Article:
Tanzania day 5: Internet! (ish)

Woken at 4am by mosquitoes – I left the bathroom door open, and the insect screen only works so far.  None of the hotels here have mosquito nets, so I spend an hour listening and swatting before going back to sleep.  I breakfast on scrambled egg and bananas: my substitute for all the bread products I keep being offered.  The team is here: I watch them do a soil type analysis (using a flowchart: seeing if they can form muddy balls from the soil samples, seeing how long a ribbon of mud they can make (1cm? 2? more?) then finally rubbing in their hands to see if it’s “gritty” or not.  Most of the soil we collected is clay or sandy loam.  It rains.  Msofi and I swap British and Kiswahili words for different types of rain (we both have many of these). I watch the team do rapid roadside…


Tanzania day 4: Field Trips

We saw a lot of schoolchildren in uniforms yesterday – in the afternoon, they were walking past carrying hoes.  We go shopping for a cable to charge my phone and  camera: I’ve lost one cable and broken the other, so it’s off to the local shops, each of which points us to another one: general store, electronics shop, phone shops, camera/video shops, some in buildings, others in plywood shacks. Finally have two colourful cables with smiley faces on the ends (the powerstrips in the shape of hearts are tempting too). Avery buys fruit from a lady with a huge basket on her head: it takes 2 of us to the lift the basket back up.  We check the cable: it’s the car adapter that’s broken, not the cable: the team lends me an adapter for the ride.  Add to field shopping list: car chargers, and lots of them.  The car…


Tanzania day 3: Welcome to the Jungle

Today we go into the field.  Woken by laptop charger fizzling – electricity is available but a bit variable here.  Breakfast with sweet milky tea – the tea in it is grown and picked here in Mafinga.  We drive past tree plantations – pines, for their wood. I ask about the rice; Tanzania is a major rice grower, and much of it comes from Morogoro.  I meet the rest of the team, and explain Ushahidi and my own skills to them, as asked, armed with a notebook, pen and much arm-gesturing.   We drive off to the site; on red mud roads, fast.  The team truck has a snorkel and I worry they might be using it.  Finding routes to the sites is an issue, and the gps units fill up if the team trys to track roads: we talk about roadmapping using their GPS-connected tablets and Funf, and about OpenStreetMap…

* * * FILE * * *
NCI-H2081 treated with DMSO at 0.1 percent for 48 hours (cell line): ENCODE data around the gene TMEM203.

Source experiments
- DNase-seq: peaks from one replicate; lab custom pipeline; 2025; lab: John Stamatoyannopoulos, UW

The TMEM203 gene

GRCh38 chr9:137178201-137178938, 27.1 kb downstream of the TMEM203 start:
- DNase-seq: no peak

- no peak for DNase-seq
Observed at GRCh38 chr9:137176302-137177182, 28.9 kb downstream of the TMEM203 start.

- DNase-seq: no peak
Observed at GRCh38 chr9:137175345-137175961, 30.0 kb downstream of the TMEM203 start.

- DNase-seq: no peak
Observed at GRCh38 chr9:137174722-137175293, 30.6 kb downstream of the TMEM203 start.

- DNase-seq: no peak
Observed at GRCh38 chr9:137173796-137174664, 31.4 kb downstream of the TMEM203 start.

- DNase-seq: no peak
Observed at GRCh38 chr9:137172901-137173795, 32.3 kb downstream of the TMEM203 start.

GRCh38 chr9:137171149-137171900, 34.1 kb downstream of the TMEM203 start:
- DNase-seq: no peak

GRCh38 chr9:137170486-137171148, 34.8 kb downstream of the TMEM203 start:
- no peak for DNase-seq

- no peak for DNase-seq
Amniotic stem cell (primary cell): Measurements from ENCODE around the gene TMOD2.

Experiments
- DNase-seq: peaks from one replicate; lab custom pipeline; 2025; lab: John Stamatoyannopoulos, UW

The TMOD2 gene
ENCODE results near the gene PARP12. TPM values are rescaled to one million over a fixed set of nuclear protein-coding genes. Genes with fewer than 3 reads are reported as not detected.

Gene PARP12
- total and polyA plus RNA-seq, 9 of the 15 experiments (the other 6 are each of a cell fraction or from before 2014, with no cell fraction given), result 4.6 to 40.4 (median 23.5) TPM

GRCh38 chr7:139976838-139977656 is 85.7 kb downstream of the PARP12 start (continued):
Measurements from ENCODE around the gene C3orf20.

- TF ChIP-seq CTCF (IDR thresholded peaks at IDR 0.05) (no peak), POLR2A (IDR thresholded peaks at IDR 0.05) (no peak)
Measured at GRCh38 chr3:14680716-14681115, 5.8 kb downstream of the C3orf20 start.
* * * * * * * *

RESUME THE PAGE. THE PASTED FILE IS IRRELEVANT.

Tanzania day 2: the Safari Commute

Today I meet the team: we breakfast, talk about the plan for the week (travel, measure, measure, rest, travel) and set off on the road to Iringa.  I’ve now been in 2 of the “big 5” wildlife countries and so far have seen: 1 dog.  I’m hoping we might see something else in the parks.  The road is very quiet – most of the traffic has stopped because of the traffic jams around the flooded bridge, which is great in terms of having the road to ourselves, but no so great in terms of being the only car around for the traffic police to stop.  They stop us and show the radar gun (the most common sensor that I see around here) – speeding.  We stop next to one of the communities making woven baskets – I’m tempted to go shopping but know that would just increase our chance of…


Tanzania Day 1: how was your day at the office?

Day 1 – not going well. 5am start in Nairobi – check.  Flight over Kilimanjaro – check. Car waiting at airport – check. Takes credit card as promised – nope. Hack Tanzanian cashpoint to get enough cash to pay.  Buy sim card: simple, but not instant (forms!). And off.. to mall to get cheap camera and supplies.  Cheapest camera = 220000 ksh ($130).  Asked $80000ksh for bugspray and sunblock. Decide to buy supplies in tourist area upcountry.  But first, driver1 has forgotten the car’s id docs – an issue on a road with policement every mile or two. And so we get into the first traffic jam (10 mins): the president’s mother lives nearby, and visits his mother every weekend (even presidents aren’t immune to this).  Everything stops as his cavalcade drives past – except today it’s the vice-president visiting.  Second traffic jam: 10 minutes for a busy traffic junction in…


Writing an Ignite Talk